The landlord of commercial property who believes that the right to forfeit a lease is the ultimate big stick is likely to have a rude awakening. Under the law as it stands (the Law Commission’s reform proposals still await action), the landlord may discover that the right has been waived by its managing agents, solicitors, or others, before the landlord was even aware that it existed. How to avoid that can be easily explained, though putting it into practice may not be straightforward. Even when the right has been preserved, and effectively exercised, the ghost of the old lease can still come back to haunt the landlord in the form of applications for relief from forfeiture, whether made by the tenant, sub-tenants, or a chargee. The outcome of applications for relief may not be easy to predict, and it is not always clear when it becomes too late to make one, so this can be a real problem in putting new lettings in place. Whether surveyor or solicitor, you need a practical appreciation of the law in these key areas, and how to manage the risks.
As a result of watching this video, delegates will:
- Understand what amounts to a waiver of the right to forfeit, by reference to the time when the right to forfeit arose, and the time when knowledge of the right was gained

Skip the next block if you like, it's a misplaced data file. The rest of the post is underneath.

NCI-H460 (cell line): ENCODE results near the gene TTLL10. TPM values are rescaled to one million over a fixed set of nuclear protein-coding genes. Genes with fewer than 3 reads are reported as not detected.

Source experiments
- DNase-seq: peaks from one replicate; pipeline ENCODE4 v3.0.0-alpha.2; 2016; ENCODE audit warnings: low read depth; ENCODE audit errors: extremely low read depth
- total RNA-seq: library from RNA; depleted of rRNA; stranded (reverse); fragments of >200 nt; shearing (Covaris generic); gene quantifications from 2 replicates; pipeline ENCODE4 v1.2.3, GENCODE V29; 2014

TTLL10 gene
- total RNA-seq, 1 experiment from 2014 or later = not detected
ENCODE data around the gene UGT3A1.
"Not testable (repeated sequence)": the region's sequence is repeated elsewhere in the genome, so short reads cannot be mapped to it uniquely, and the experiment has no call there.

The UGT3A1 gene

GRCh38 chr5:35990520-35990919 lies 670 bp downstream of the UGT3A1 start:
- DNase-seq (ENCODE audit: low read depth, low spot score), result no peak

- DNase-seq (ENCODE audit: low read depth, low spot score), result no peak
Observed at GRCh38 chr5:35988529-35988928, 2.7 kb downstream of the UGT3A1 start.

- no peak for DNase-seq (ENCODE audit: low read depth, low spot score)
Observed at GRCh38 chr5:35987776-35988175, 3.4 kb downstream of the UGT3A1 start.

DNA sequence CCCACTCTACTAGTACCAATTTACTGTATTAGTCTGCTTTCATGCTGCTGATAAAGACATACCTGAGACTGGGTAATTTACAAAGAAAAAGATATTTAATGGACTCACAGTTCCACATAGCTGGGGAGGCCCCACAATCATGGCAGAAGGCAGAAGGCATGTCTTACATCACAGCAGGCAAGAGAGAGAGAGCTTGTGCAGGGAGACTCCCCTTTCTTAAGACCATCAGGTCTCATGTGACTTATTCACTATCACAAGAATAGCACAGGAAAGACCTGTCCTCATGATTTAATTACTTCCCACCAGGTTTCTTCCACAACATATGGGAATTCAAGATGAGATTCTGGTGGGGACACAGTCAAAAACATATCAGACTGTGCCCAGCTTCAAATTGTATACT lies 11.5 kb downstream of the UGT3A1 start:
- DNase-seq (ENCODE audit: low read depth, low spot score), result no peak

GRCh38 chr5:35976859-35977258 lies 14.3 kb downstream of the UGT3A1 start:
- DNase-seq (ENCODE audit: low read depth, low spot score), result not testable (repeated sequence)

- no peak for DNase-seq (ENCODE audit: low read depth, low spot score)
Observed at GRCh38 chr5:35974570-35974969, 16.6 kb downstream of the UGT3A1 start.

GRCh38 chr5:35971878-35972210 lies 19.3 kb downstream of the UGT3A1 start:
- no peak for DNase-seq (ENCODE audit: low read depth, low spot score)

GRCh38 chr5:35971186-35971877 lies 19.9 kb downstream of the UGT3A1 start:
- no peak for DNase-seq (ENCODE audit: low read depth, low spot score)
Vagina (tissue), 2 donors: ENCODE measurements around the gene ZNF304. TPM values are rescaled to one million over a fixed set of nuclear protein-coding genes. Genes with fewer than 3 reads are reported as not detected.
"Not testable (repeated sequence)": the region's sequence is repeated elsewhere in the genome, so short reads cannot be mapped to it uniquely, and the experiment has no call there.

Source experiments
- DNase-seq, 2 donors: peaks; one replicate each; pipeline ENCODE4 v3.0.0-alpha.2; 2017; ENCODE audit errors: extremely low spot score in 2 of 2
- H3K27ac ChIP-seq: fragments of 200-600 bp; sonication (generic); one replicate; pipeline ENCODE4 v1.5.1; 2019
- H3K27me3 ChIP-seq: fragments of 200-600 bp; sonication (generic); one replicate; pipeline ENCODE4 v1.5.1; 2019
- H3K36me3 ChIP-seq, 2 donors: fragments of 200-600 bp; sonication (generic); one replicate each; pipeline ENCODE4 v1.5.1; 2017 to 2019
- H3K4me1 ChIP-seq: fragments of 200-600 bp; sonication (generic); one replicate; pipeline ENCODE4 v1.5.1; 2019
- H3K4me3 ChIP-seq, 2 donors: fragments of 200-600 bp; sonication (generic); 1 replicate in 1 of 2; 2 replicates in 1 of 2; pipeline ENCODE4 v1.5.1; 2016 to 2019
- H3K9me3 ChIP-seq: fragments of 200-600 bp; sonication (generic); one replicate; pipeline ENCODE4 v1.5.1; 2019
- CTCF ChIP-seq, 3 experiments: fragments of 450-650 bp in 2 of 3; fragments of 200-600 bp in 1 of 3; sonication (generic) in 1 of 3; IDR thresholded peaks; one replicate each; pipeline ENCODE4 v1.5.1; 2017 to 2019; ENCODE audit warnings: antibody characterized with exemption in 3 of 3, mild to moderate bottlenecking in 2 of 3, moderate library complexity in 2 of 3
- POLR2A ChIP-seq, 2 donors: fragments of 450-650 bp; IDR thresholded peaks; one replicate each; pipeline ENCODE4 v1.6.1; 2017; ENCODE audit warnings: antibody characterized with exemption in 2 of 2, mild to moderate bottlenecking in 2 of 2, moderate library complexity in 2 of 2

- Identify steps and protocols to minimise the risk of waiver so far as possible
- Appreciate which parties may have the ability to obtain relief from forfeiture, and the requirements for a successful application
- Be able to negotiate letting terms so as to minimise exposure to the uncertainty of relief applications
- Understand the appropriate method of documenting relief from forfeiture, and why pressure to grant relief informally should be resisted
Mark Shelton has worked in major commercial law firms for 30 years. As a property litigator he worked at Linklaters, and was later a partner at Lawrence Graham. He has acted for clients including Land Securities, British Land, Allied Dunbar Assurance, J Sainsbury plc and the Burton Group, gaining experience of the full range of contentious work in a commercial property context.
More recently he has practised as a professional support lawyer, working at DLA Piper and Eversheds, and now works freelance as a legal trainer. He is also the author of The Lease Guide website. Outside work, he does his best to reconcile an enthusiasm for wine and cuisine with an equal enthusiasm for cycling and triathlon.